5 reasons to spend Christmas in Ireland

photo by Jolanta Paczek

Christmas is one of the most wonderful and special time of the year for many people, and while some prefer to celebrate it at home with friends and families, there are many travelers who like to take the party somewhere else and have their Christmas fun in a new and exciting place where there is more to do than just watch movies or sit by the fire. Ireland is an ideal Christmas destination if you don’t like extreme colds or snowstorms, because the whether is cool enough to make you feel like winter, but not cold enough to freeze your nose off. And besides, there is much appeal to celebrating Christmas in the Irish way – the craic in Ireland is not limited to nights out in the pub! If you need more convincing, here are 5 reasons to spend Christmas in Ireland.

Christmas in a Castle

While most of the Irish are content to celebrate Christmas in a traditional way, cozy and laid back, back in the past when nobles lived in castles, Christmas was a lavish affair. In Dromoland Castle, which now functions are a luxury hotel, Christmas is one of the most important events of the year. This beautiful medieval castle is the perfect destination for those who want to spend their winter holidays surrounded by comfort and elegance fit for queens and kings.

St Stephen’s Day

Dromoland Castle, photo by Charles W Glynn

Christmas Eve and Christmas Day in Ireland is only the beginning of the fun. St Stephen’s Day, or Boxing Day, is just as big a fuss as the eve. There is no lazing about on St Stephen’s Day, unless you do that in front of the TV watching football matches and horse races. But even better is to go and see the matches for yourself and cheer with the crowd. Plus, there’s the tradition of the Wren Boys Procession, a custom dating back to ancient times.

The Feast of the Epiphany

The end of the Christmas holidays in Ireland is actually January 6, on the Feast of Epiphany, also called Women’s Christmas. Traditionally, in the past when women did all the chores in the house, this was the one day in the year when men would do all the cooking and cleaning, while women had the day off. Even today, the Feast of Epiphany is a time when Irish women get together for girls nights out!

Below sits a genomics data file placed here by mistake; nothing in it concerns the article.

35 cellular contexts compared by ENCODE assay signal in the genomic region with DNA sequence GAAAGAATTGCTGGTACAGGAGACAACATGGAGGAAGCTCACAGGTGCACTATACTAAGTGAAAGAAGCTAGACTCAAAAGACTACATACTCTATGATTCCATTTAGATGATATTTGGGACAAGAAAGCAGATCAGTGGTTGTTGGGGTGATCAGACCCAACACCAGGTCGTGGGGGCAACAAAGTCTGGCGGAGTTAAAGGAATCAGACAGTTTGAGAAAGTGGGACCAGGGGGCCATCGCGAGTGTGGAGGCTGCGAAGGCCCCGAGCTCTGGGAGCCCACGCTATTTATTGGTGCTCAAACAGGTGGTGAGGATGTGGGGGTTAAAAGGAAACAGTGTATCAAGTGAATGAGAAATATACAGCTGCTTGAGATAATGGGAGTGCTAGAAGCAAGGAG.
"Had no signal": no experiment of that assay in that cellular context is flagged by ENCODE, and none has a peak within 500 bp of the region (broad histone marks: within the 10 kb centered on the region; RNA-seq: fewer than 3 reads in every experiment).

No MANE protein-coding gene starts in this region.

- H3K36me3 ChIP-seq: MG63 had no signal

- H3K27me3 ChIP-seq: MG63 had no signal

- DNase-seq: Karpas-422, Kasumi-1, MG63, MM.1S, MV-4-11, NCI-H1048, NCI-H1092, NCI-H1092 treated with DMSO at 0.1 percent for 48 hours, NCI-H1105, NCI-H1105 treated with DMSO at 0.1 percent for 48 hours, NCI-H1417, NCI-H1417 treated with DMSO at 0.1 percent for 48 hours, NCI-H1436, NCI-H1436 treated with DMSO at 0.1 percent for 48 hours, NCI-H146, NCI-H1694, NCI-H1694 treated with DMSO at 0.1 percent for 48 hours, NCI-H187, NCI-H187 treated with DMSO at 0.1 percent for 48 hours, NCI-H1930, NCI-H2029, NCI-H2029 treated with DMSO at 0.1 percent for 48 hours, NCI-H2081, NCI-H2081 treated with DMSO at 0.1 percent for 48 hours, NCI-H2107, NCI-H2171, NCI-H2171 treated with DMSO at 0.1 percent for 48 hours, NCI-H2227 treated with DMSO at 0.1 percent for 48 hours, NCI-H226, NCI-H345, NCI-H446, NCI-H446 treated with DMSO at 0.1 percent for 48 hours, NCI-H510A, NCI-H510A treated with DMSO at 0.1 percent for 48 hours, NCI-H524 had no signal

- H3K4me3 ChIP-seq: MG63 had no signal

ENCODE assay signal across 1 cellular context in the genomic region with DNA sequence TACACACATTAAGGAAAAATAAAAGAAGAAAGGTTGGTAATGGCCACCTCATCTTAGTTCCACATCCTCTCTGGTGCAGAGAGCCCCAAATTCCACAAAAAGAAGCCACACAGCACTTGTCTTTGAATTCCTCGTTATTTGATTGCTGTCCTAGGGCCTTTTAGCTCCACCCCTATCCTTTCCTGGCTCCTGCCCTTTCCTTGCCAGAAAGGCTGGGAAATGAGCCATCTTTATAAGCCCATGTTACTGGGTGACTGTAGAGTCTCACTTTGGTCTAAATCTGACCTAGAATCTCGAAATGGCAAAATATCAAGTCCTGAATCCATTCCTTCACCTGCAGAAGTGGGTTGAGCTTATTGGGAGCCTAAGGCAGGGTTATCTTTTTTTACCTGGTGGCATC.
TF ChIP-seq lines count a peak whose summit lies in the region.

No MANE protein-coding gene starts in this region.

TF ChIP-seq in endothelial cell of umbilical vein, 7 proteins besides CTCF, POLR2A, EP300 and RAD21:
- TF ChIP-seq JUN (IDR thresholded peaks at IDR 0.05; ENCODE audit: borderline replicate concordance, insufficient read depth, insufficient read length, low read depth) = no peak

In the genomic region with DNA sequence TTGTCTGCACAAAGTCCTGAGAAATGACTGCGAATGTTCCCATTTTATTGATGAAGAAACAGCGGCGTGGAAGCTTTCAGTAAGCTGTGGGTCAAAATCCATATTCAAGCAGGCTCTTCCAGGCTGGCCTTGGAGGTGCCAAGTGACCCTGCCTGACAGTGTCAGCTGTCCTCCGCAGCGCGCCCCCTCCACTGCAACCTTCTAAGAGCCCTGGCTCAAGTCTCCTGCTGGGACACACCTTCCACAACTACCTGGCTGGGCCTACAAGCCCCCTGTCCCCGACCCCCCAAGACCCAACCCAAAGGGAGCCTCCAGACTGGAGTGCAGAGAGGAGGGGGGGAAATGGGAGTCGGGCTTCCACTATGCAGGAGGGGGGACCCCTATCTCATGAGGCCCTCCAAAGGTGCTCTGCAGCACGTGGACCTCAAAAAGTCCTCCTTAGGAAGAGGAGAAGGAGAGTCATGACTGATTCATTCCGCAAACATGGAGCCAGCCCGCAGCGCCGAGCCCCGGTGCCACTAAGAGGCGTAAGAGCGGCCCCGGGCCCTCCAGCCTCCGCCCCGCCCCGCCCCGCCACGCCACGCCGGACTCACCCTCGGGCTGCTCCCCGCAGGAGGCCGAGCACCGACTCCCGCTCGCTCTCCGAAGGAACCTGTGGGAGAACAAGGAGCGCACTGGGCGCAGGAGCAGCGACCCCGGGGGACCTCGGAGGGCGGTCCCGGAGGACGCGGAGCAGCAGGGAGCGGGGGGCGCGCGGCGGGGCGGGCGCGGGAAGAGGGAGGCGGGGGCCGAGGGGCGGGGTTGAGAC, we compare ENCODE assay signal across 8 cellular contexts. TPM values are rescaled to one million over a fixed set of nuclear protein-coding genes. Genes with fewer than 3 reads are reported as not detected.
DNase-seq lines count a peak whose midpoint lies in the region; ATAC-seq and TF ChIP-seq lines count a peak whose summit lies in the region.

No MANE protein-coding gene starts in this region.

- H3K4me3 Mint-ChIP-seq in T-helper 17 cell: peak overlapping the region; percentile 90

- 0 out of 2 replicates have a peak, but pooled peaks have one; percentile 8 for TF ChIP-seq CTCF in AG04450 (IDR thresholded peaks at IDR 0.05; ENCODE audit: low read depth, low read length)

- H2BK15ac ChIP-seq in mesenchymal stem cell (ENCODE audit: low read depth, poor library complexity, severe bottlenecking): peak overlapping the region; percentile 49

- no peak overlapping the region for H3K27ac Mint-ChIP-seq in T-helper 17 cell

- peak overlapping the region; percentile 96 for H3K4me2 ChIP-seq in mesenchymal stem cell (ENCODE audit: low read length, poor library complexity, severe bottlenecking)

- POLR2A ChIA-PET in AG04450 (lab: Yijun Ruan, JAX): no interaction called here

The Christmas food

Dublin in winter, photo by William Murphy

Like in other countries where Christmas is celebrated, this time of the year is the time when the food is the most delicious, and unusual dishes are prepared which you can’t get hold of any other time of the year. One of the fixtures of the Christmas table is a caraway seed cake for dessert, and the main dishes include spiced beef and turkey.

The Wren Boys Parade

One of the oldest and most enjoyable Christmas traditions in Ireland is the Wren Boys procession, which involved in the past a dead wren carried from house to house by boys asking for money. Today, in smaller Irish towns and villages, there are Wren Boys parades, minus the dead bird: boys and young men (and women too!) dress up in costumes and masks, and carry a pole with a holly bush attached to it. Rural parades and festivals are definitely a reason to spend Christmas in Ireland!

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